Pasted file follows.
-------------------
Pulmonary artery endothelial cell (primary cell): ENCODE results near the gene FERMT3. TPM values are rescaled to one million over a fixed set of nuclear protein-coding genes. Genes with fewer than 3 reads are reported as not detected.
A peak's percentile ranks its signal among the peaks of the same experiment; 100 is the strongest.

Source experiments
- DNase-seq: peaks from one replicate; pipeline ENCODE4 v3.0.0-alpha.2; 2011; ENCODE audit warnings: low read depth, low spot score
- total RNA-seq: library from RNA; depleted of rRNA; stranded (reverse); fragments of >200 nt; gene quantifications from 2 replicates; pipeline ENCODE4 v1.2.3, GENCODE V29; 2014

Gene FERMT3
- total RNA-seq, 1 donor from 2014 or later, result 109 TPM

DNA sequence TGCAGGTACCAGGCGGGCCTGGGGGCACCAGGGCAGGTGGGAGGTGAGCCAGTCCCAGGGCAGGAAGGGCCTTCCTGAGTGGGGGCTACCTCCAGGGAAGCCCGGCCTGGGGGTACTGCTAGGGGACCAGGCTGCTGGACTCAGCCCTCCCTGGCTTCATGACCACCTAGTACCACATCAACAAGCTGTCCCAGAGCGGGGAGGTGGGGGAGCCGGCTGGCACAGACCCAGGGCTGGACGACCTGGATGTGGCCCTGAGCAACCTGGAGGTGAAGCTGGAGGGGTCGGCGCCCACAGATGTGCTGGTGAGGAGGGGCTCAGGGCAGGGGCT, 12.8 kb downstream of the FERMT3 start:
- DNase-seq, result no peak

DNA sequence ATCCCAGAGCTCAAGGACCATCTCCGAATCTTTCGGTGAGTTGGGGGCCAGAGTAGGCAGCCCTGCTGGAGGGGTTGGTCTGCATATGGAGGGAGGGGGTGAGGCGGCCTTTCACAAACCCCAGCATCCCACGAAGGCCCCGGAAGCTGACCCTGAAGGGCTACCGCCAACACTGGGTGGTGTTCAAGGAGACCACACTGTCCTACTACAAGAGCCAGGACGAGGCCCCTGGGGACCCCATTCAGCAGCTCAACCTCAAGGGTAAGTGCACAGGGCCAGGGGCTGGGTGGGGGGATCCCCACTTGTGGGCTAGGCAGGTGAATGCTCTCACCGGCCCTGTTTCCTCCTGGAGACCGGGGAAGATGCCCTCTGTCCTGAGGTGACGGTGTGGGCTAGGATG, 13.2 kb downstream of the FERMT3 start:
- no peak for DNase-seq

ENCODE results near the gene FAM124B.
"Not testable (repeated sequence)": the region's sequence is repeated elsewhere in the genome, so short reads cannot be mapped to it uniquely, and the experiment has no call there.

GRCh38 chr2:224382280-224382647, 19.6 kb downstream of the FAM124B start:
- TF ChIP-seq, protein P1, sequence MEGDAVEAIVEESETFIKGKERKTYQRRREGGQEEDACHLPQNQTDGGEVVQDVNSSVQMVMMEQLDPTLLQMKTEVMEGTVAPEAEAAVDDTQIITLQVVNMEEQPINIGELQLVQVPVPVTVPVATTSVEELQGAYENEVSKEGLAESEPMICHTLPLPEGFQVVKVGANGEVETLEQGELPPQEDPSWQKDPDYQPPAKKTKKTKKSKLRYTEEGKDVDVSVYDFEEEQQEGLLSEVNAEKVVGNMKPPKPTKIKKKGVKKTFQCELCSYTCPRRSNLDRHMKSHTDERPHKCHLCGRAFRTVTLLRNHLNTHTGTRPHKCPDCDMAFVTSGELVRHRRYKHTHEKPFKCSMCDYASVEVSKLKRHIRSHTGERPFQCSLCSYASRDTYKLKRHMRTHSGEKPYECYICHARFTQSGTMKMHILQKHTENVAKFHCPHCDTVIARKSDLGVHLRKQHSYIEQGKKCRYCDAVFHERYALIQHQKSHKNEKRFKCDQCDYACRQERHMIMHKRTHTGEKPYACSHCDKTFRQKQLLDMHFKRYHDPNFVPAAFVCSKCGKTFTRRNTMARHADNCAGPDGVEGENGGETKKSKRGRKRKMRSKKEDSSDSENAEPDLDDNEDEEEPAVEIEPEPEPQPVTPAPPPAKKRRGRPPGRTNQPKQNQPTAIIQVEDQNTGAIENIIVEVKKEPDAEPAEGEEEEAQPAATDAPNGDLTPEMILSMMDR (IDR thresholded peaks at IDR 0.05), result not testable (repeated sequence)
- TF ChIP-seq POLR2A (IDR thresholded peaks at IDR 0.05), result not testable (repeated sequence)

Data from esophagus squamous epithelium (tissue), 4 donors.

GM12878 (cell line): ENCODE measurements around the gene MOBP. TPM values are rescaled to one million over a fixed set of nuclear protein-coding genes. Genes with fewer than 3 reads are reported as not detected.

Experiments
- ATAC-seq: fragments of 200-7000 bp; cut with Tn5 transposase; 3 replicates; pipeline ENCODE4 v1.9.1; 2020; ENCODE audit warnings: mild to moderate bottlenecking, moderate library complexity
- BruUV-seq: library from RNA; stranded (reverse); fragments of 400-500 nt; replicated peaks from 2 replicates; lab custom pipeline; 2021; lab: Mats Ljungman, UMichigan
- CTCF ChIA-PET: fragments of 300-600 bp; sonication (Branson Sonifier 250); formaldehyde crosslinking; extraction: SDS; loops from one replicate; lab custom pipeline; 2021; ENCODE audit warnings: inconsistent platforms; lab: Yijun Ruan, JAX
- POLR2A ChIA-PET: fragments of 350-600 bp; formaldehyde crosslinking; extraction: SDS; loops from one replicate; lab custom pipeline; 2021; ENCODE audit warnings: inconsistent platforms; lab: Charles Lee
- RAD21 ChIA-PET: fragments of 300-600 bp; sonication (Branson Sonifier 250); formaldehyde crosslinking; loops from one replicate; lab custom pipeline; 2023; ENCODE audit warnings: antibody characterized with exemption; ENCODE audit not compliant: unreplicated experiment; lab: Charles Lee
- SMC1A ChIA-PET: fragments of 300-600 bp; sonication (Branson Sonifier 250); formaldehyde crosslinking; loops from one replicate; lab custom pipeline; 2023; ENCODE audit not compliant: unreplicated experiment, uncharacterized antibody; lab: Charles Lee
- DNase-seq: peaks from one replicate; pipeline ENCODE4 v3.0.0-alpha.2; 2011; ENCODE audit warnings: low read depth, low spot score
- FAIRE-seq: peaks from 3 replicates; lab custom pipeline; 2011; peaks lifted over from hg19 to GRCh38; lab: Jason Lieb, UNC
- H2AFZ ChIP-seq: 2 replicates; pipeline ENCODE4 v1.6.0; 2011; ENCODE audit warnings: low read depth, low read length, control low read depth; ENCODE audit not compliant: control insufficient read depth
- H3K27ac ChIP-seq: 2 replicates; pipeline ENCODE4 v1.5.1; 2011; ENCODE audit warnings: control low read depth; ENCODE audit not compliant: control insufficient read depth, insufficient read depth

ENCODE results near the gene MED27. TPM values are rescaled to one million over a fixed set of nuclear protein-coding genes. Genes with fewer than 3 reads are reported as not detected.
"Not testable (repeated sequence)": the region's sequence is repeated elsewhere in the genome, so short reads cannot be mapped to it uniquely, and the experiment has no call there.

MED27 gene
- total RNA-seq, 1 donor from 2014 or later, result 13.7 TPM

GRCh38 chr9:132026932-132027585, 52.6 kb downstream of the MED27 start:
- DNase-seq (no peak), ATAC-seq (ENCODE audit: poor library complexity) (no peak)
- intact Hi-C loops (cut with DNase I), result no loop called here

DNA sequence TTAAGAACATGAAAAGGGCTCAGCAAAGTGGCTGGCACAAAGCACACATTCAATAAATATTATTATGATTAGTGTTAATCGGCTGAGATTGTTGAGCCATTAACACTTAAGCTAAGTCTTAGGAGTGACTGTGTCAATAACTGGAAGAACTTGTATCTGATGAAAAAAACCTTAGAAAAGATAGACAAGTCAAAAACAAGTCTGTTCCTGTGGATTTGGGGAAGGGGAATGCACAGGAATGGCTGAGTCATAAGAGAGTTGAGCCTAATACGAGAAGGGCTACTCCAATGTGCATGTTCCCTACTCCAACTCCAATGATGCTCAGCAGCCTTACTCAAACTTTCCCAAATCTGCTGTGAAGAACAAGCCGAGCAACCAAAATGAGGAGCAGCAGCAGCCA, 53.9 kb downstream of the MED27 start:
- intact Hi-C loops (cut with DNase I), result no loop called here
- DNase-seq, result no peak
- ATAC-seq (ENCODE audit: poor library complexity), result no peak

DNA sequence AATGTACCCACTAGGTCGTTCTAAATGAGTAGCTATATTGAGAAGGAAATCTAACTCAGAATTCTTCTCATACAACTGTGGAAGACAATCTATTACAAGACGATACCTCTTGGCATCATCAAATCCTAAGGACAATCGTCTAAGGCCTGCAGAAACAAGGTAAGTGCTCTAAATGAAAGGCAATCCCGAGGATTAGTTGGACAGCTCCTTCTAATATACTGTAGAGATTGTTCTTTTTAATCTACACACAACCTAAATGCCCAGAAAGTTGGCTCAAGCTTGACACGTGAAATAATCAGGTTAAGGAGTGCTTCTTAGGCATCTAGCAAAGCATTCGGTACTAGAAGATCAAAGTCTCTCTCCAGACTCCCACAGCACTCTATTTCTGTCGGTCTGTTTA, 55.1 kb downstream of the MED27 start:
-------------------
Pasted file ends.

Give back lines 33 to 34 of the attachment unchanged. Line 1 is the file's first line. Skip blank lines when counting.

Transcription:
- total RNA-seq, 1 donor from 2014 or later, result 13.7 TPM

GRCh38 chr9:132026932-132027585, 52.6 kb downstream of the MED27 start: